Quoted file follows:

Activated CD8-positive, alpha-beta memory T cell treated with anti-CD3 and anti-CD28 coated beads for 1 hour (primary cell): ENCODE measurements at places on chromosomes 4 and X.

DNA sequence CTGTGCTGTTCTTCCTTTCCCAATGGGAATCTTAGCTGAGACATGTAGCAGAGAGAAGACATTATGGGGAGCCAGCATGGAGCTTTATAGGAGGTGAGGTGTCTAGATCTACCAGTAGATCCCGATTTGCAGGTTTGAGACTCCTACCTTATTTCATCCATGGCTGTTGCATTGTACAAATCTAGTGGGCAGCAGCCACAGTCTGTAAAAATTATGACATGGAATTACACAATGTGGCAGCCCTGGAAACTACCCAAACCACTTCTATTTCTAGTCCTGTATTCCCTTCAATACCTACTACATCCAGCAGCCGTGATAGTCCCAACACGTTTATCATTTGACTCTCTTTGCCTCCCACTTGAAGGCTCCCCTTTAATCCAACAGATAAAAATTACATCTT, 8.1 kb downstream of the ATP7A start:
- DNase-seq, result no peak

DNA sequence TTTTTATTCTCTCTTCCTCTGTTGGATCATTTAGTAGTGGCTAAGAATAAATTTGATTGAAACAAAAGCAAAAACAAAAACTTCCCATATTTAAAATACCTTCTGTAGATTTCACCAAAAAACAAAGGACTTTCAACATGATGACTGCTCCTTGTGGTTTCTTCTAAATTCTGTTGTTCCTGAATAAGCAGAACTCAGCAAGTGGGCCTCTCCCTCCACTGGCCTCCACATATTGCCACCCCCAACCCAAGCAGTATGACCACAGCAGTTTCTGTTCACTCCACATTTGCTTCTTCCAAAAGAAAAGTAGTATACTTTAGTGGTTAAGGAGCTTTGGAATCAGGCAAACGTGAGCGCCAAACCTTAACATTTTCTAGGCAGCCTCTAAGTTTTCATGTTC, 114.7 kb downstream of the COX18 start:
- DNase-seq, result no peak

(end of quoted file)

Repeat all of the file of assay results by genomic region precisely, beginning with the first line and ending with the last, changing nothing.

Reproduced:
Activated CD8-positive, alpha-beta memory T cell treated with anti-CD3 and anti-CD28 coated beads for 1 hour (primary cell): ENCODE measurements at places on chromosomes 4 and X.

DNA sequence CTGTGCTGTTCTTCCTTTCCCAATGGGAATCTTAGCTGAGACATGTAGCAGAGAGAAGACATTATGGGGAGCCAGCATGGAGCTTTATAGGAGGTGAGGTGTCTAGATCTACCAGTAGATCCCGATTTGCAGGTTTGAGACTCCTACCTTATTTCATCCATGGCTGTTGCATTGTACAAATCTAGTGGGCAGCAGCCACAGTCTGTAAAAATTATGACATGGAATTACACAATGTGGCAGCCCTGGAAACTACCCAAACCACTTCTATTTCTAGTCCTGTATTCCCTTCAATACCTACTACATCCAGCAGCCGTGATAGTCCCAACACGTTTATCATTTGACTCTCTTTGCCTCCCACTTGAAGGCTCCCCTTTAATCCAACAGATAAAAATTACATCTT, 8.1 kb downstream of the ATP7A start:
- DNase-seq, result no peak

DNA sequence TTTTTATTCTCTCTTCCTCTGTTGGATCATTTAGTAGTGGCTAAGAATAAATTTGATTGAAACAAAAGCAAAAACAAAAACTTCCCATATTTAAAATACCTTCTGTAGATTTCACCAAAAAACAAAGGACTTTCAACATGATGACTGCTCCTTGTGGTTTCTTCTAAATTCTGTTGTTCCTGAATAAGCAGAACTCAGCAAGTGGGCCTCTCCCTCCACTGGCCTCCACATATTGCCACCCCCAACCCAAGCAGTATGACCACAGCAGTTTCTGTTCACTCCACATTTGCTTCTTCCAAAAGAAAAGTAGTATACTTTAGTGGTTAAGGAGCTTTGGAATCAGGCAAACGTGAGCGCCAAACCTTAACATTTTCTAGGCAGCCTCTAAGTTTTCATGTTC, 114.7 kb downstream of the COX18 start:
- DNase-seq, result no peak